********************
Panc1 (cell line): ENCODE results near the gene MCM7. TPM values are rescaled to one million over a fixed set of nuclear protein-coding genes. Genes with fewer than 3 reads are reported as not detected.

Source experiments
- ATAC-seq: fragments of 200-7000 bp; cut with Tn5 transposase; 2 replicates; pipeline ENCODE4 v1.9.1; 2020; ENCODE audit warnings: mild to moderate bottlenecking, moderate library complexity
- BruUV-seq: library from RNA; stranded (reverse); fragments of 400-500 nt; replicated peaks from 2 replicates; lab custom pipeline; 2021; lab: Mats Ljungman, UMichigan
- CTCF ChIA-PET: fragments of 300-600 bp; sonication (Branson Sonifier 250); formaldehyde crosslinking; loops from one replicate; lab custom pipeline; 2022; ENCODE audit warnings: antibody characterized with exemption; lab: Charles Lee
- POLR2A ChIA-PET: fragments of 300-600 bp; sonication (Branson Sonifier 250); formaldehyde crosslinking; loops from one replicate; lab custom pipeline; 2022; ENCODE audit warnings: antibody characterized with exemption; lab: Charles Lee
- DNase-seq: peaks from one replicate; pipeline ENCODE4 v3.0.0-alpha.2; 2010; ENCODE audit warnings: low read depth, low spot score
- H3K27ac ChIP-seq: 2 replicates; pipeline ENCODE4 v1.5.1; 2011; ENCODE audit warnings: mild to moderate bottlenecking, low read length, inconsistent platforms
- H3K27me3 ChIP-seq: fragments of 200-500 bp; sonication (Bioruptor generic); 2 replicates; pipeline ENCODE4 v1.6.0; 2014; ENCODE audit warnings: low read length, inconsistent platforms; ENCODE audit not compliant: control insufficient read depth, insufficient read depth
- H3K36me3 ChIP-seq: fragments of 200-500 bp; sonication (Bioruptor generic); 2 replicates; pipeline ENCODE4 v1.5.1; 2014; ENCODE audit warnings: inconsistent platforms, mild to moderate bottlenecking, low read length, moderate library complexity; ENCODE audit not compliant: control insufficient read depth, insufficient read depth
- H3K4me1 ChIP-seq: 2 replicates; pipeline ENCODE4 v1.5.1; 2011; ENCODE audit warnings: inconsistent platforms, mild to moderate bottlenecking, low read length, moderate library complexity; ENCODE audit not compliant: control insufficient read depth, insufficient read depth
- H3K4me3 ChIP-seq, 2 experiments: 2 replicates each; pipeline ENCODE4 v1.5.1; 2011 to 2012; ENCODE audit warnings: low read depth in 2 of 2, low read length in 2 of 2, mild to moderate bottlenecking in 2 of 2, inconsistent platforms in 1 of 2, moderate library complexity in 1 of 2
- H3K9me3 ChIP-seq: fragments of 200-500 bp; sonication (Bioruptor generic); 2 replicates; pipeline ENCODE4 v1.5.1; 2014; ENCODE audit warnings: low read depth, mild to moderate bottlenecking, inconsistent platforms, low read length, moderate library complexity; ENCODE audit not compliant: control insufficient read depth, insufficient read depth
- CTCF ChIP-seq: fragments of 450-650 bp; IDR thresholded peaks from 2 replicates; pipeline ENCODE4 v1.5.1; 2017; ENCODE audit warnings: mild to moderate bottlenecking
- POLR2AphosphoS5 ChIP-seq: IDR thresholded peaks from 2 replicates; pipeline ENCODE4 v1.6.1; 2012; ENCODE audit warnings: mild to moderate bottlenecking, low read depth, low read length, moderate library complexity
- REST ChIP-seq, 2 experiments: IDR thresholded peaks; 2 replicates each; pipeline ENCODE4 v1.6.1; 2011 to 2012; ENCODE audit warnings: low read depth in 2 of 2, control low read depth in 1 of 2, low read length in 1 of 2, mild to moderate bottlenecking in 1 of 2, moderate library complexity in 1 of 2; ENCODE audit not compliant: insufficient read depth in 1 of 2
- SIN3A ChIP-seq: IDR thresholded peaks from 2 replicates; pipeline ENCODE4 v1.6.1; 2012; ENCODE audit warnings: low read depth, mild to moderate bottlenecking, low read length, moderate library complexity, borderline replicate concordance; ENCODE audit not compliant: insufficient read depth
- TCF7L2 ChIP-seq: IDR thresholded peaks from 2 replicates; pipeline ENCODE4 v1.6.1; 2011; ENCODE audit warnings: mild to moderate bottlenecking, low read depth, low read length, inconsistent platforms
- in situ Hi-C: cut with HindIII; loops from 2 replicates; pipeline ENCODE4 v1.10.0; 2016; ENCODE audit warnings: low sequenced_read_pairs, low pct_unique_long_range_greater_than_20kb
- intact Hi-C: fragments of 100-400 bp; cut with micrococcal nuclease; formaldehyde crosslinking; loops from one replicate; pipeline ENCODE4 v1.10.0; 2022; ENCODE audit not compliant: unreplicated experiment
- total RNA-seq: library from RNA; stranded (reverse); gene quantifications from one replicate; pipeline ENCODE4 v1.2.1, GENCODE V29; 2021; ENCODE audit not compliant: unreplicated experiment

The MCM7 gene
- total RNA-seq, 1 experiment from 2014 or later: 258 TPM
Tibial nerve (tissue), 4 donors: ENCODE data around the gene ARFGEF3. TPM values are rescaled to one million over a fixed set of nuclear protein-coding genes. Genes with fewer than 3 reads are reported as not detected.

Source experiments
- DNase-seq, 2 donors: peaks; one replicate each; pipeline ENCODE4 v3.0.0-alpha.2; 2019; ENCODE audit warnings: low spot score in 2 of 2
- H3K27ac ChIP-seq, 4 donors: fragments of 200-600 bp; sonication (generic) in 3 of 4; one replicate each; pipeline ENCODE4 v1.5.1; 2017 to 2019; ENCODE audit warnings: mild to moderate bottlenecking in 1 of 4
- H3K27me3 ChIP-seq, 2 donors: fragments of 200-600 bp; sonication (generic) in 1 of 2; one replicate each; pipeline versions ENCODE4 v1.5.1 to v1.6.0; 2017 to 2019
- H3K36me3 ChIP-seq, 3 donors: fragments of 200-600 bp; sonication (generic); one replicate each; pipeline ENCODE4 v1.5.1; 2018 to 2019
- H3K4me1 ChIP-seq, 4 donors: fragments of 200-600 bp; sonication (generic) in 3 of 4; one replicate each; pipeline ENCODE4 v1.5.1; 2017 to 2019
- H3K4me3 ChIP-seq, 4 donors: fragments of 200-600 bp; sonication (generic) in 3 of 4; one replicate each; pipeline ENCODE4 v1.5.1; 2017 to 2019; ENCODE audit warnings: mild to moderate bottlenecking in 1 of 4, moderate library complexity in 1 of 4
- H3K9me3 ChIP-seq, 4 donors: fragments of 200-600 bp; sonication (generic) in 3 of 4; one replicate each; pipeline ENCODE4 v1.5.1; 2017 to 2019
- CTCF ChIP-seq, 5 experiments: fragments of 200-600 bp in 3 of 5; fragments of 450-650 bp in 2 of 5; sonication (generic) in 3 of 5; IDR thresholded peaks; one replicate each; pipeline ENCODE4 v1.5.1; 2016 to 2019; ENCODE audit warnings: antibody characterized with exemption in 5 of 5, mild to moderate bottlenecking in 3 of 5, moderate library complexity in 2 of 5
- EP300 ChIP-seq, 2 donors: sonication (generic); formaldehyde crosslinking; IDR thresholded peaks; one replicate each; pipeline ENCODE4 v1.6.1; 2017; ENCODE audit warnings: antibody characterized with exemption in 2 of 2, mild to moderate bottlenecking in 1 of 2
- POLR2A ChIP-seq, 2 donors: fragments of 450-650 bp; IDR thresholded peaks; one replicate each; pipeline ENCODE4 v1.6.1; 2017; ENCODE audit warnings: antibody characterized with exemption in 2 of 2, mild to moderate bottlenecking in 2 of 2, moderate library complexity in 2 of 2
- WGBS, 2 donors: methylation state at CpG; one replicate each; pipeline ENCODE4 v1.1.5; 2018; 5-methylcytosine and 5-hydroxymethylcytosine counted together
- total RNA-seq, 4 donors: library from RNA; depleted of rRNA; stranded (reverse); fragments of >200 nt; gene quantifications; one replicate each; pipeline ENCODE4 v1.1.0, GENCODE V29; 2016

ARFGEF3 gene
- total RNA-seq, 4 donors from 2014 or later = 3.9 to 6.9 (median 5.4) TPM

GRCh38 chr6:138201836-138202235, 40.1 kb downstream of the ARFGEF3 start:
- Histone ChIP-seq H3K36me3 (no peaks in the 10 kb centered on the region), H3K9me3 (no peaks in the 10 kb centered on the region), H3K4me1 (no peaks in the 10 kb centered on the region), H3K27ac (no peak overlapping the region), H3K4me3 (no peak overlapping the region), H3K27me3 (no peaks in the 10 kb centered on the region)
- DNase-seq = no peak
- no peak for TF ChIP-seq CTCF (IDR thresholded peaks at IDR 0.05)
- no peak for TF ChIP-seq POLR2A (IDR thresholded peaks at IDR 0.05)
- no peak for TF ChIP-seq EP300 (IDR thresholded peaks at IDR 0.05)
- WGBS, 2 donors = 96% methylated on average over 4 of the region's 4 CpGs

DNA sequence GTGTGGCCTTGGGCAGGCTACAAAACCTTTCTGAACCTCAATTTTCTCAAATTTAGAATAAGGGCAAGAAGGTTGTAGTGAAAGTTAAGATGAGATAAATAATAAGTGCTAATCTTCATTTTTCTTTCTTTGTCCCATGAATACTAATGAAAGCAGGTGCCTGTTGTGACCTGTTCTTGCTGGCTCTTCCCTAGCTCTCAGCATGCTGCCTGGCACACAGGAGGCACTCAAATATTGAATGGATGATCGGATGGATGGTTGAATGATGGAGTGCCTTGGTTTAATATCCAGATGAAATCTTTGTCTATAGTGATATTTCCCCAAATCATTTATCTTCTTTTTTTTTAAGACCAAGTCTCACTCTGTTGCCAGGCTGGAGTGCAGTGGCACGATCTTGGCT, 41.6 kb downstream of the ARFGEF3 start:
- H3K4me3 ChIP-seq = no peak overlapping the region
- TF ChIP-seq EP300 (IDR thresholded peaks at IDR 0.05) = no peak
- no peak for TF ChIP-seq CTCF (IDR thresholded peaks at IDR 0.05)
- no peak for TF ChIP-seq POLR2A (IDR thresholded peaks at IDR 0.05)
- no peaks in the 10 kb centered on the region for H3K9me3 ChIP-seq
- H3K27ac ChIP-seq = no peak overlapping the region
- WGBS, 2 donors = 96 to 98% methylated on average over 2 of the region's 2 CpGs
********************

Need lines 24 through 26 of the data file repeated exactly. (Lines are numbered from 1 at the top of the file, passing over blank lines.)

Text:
Tibial nerve (tissue), 4 donors: ENCODE data around the gene ARFGEF3. TPM values are rescaled to one million over a fixed set of nuclear protein-coding genes. Genes with fewer than 3 reads are reported as not detected.

Source experiments
- DNase-seq, 2 donors: peaks; one replicate each; pipeline ENCODE4 v3.0.0-alpha.2; 2019; ENCODE audit warnings: low spot score in 2 of 2